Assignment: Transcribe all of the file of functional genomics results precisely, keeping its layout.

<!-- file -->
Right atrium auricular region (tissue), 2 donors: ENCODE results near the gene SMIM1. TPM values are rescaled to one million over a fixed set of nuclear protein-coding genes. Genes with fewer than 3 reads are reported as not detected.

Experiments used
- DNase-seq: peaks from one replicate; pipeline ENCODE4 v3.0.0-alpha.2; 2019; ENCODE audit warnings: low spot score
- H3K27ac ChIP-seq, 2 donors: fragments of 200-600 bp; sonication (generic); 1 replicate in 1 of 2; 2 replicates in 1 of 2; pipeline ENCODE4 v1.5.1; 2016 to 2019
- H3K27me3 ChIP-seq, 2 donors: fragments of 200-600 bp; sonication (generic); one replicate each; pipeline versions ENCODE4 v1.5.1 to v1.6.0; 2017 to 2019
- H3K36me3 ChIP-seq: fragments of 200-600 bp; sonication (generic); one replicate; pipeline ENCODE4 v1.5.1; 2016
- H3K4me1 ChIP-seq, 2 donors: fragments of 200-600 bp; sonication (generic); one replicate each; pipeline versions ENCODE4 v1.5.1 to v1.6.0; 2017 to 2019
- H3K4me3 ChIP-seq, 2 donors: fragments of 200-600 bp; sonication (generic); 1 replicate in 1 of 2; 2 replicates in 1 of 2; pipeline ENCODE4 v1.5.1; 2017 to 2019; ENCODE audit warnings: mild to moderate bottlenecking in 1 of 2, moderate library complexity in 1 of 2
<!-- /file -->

Right atrium auricular region (tissue), 2 donors: ENCODE results near the gene SMIM1. TPM values are rescaled to one million over a fixed set of nuclear protein-coding genes. Genes with fewer than 3 reads are reported as not detected.

Experiments used
- DNase-seq: peaks from one replicate; pipeline ENCODE4 v3.0.0-alpha.2; 2019; ENCODE audit warnings: low spot score
- H3K27ac ChIP-seq, 2 donors: fragments of 200-600 bp; sonication (generic); 1 replicate in 1 of 2; 2 replicates in 1 of 2; pipeline ENCODE4 v1.5.1; 2016 to 2019
- H3K27me3 ChIP-seq, 2 donors: fragments of 200-600 bp; sonication (generic); one replicate each; pipeline versions ENCODE4 v1.5.1 to v1.6.0; 2017 to 2019
- H3K36me3 ChIP-seq: fragments of 200-600 bp; sonication (generic); one replicate; pipeline ENCODE4 v1.5.1; 2016
- H3K4me1 ChIP-seq, 2 donors: fragments of 200-600 bp; sonication (generic); one replicate each; pipeline versions ENCODE4 v1.5.1 to v1.6.0; 2017 to 2019
- H3K4me3 ChIP-seq, 2 donors: fragments of 200-600 bp; sonication (generic); 1 replicate in 1 of 2; 2 replicates in 1 of 2; pipeline ENCODE4 v1.5.1; 2017 to 2019; ENCODE audit warnings: mild to moderate bottlenecking in 1 of 2, moderate library complexity in 1 of 2